Switching Voltage Regulator
There are three types of switching voltage regulator:
- Buck or Step-Down Switching Voltage Regulator
- Boost or Step-Up Switching Voltage Regulator
- Buck / Boost Switching Voltage Regulator
Buck or Step-Down Switching Voltage Regulator
A Buck Regulator is used to step down the voltage at the output, we can even use the voltage divider circuit to reduce the output voltage but the efficiency of voltage divider circuit is low, because resistors dissipates energy as heat. We use capacitor, diode, inductor and switch in the circuit. The circuit diagram for Buck Switching Voltage Regulator is given below:
When the switch in ON the diode remain reversed biased and power supply is connected to the inductor. When the switch is open the polarity of inductor get reverse and the diode become forward biased and connect the inductor to the ground. Then the current through the inductor decreases with slope:
d IL / dt = (0-VOUT) / L
The Capacitor is used to prevent the voltage from dropping to zero across the load. If we keep opening and closing switch the average voltage across the load will be less than the supplied input voltage. You can control the output voltage by varying the duty cycle of the switching device.
Output Voltage = (Input Voltage) * (percentage of time that the switch is ON)
If you want to learn more about Buck converter than follow the link.
Boost or Step-Up Switching Voltage Regulator
The Boost Regulator is used to step-up the voltage across the load. The circuit diagram for boost regulator is given below:
When the switch is closed the diode behaves as reversed biased and the current across the inductor keeps increasing. Now when the switch is opened, the inductor will create a force causing the current to continue flowing and capacitor starts charging. By continuous turning the switch ON and OFF we will receive the voltage at the load higher than the input voltage. We can control the output voltage by controlling the turn ON (Ton) time of the switch.
Output Voltage = Input Voltage / Percentage of time that the switch is open
If you want to learn more about Boost converter than follow the link.
Buck-Boost Switching Voltage Regulator
Buck-Boost Switching Regulator is the combination of both Buck and Boost Regulator, it gives inverted output which can be greater or less than the supplied input voltage.
When the switch is ON the diode behaves as reversed biased and inductor stores energy and when the switch is OFF inductor start releasing the energy with the reverse polarity, which charges the capacitor. When the energy stored in inductor becomes zero the capacitor starts discharging into the load with reverse polarity. Due to this buck-boost regulator also called as inverting regulator.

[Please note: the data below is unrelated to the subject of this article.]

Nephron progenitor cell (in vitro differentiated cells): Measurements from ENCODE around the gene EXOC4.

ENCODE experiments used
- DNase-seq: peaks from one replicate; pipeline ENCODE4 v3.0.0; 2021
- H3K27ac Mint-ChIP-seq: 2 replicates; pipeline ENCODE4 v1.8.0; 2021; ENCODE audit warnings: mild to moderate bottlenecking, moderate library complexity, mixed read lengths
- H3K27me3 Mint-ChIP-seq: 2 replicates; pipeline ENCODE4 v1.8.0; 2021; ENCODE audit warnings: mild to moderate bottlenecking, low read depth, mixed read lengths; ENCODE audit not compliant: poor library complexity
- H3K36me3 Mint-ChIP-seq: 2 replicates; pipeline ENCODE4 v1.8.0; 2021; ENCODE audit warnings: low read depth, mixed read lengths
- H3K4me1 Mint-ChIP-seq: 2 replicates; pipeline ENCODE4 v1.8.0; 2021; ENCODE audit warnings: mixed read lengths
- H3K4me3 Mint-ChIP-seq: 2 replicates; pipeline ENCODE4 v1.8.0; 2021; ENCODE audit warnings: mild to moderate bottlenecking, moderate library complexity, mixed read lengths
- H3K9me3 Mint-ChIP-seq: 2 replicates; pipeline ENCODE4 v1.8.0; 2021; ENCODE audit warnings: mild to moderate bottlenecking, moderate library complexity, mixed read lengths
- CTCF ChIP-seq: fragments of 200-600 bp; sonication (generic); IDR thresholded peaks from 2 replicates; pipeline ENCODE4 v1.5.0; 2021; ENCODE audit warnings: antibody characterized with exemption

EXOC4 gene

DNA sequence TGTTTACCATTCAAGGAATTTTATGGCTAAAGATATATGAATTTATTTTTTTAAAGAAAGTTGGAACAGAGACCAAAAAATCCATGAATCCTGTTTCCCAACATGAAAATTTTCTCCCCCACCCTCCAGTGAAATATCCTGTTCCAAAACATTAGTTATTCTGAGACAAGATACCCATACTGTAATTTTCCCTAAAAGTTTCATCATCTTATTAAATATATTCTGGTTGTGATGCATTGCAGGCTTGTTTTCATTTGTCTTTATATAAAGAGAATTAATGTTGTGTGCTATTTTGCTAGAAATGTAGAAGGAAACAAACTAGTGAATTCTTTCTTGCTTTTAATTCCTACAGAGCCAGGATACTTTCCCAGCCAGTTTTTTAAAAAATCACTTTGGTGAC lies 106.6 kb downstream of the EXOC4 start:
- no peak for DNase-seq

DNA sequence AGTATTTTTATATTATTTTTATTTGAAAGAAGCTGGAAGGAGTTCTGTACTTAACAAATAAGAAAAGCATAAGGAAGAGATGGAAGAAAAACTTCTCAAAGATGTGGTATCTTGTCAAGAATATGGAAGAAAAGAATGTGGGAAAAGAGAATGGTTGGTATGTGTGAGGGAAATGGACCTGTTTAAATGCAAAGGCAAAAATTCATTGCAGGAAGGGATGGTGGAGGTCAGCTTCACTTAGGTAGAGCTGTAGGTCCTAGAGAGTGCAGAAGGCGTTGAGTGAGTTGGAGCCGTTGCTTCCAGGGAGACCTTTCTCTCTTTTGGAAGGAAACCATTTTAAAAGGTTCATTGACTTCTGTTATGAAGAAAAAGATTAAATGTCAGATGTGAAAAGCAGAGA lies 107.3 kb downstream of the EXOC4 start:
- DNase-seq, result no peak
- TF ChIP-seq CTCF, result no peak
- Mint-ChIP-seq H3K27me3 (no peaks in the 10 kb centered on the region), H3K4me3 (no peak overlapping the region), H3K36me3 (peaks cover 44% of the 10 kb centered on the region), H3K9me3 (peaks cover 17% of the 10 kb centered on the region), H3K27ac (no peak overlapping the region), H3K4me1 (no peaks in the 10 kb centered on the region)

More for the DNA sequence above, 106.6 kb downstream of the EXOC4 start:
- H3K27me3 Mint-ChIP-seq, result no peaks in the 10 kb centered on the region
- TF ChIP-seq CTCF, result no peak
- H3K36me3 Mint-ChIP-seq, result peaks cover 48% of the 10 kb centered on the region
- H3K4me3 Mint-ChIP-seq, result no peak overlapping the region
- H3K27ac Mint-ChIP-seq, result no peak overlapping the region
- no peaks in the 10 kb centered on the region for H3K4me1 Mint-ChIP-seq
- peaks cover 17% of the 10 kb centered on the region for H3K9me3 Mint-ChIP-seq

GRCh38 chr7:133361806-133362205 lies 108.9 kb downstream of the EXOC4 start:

The output voltage is defined as
Vout = Vin (D / 1-D) Where, D is the Duty cycle
Hence, if the Duty Cycle is low the regulator behaves as the Buck Regulator and when the Duty Cycle is high the regulator behaves as the Boost Regulator.
Practical Example for Regulator Circuits
Positive Linear Voltage Regulator Circuit
We have designed a positive linear voltage regulator circuit using 7805 IC. This IC has all the circuitry to provide the 5volt regulated supply. The input voltage should be atleast more than 2v from the rated value like for LM7805 we should atleast provide 7v.
Unregulated input voltage is supplied to the IC and we get regulated voltage at the output terminal. The name of the IC defines its function, 78 represent the positive sign and 05 represents the value of the regulated output voltage. As you see in the circuit diagram we are giving 9V to the 7805IC and getting regulated +5V at the output. The capacitor C1 and C2 are used for filtration.
Zener Voltage Regulator Circuit
Here, we have designed a Zener Voltage Regulator using 5.1V of Zener diode. The Zener diode works as the sensing element. When the supply voltage exceeds its breakdown voltage, its start conducting in reverse direction and maintains the same voltage across it and flow back the extra current, thus provide the stable output voltage. In this circuit we are giving 9V of input voltage and getting nearly 5.1 voltage of regulated output.